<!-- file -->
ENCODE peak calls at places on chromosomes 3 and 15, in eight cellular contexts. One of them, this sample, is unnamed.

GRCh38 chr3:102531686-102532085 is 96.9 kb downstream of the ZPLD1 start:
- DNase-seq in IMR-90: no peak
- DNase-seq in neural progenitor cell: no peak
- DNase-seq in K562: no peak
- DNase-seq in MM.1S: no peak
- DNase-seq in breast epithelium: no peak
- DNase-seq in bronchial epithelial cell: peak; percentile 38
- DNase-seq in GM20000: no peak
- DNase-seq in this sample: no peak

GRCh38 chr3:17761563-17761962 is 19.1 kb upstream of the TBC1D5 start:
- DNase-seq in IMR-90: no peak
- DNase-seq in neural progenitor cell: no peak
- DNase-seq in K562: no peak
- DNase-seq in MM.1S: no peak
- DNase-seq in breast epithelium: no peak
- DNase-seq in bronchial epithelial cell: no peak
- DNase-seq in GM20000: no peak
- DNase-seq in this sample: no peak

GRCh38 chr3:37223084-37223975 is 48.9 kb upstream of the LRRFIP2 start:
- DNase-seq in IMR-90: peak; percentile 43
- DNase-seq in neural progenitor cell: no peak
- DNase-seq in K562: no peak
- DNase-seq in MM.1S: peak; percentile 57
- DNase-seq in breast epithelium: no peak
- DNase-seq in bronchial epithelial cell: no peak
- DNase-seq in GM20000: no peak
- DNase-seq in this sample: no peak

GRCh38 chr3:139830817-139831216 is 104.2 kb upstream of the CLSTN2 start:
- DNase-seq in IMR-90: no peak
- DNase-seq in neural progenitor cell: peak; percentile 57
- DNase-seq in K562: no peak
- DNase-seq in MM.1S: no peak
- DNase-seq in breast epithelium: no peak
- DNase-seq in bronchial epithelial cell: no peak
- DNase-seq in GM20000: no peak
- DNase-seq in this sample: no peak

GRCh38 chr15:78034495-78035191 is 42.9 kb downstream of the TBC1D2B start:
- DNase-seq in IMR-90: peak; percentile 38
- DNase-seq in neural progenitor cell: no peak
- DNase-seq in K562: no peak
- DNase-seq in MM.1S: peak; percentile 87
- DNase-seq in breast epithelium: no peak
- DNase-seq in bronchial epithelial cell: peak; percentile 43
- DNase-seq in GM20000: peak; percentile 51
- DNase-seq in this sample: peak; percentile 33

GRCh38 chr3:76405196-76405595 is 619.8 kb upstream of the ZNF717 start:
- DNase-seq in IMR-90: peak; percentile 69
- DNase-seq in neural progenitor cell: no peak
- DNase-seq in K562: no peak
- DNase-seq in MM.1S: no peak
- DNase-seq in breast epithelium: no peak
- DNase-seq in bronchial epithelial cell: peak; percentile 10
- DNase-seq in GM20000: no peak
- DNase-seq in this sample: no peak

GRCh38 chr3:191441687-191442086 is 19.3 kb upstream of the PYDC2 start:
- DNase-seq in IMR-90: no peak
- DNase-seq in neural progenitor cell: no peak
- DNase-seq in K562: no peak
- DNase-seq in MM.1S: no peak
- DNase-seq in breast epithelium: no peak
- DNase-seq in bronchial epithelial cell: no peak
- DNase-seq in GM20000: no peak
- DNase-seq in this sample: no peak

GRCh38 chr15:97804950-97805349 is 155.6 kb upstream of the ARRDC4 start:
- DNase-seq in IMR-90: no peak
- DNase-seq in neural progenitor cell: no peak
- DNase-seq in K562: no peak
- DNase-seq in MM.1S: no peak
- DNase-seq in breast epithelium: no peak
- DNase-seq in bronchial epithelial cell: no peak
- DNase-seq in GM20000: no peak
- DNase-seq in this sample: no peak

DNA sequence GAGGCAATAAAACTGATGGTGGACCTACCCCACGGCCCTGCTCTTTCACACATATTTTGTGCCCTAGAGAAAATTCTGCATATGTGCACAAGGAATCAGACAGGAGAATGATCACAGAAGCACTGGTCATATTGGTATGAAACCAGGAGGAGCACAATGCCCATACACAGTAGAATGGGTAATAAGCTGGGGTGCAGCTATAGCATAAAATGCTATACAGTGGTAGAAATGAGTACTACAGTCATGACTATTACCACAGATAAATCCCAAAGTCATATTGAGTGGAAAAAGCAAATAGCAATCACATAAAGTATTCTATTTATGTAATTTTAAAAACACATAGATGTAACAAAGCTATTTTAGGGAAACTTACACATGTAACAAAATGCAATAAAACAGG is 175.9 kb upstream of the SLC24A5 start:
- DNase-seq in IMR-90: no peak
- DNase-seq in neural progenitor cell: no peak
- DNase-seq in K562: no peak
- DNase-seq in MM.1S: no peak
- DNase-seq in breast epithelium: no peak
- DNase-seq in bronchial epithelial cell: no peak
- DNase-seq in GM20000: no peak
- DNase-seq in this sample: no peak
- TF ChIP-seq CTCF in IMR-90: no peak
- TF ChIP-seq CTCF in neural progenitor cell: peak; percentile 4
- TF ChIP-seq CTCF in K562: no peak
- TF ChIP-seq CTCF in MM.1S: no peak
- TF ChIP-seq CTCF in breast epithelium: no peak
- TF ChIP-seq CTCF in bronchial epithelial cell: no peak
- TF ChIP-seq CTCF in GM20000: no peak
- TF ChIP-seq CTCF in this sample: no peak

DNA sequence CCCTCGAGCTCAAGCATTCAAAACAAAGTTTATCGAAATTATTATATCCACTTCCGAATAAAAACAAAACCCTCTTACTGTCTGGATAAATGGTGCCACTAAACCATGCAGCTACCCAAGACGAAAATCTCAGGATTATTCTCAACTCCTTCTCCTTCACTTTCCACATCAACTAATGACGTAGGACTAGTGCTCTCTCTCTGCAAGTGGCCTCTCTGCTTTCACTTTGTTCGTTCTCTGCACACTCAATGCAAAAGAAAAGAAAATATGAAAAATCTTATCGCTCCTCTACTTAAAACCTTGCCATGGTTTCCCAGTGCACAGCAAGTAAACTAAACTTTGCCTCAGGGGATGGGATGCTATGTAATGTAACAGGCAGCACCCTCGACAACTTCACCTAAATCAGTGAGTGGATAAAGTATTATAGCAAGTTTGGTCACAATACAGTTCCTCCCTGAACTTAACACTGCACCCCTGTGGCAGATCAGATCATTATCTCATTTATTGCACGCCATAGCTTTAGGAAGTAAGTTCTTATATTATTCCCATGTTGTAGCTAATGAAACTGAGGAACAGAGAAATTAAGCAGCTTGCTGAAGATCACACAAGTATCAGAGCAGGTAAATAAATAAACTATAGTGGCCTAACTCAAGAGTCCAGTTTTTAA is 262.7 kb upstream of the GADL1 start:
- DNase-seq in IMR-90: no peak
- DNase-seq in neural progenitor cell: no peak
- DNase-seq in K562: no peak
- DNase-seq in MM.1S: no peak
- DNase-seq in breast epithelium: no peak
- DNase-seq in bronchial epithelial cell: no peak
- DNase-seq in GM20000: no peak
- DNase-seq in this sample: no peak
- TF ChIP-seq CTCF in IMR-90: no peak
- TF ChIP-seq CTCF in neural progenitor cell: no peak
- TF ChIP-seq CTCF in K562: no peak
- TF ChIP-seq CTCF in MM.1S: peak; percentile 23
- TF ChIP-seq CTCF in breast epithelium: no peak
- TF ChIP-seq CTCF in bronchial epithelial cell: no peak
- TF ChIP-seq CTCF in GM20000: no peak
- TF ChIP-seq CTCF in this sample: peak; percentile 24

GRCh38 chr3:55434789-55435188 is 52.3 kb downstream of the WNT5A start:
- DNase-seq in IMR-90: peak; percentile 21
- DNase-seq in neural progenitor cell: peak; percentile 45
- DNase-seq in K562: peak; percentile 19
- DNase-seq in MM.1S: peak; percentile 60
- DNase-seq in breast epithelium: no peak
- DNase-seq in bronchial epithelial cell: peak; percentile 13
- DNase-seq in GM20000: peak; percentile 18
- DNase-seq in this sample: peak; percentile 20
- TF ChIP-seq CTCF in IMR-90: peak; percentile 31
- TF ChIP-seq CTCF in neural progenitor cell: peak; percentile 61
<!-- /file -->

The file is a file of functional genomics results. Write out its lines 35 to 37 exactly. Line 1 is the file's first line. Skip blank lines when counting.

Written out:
- DNase-seq in bronchial epithelial cell: no peak
- DNase-seq in GM20000: no peak
- DNase-seq in this sample: no peak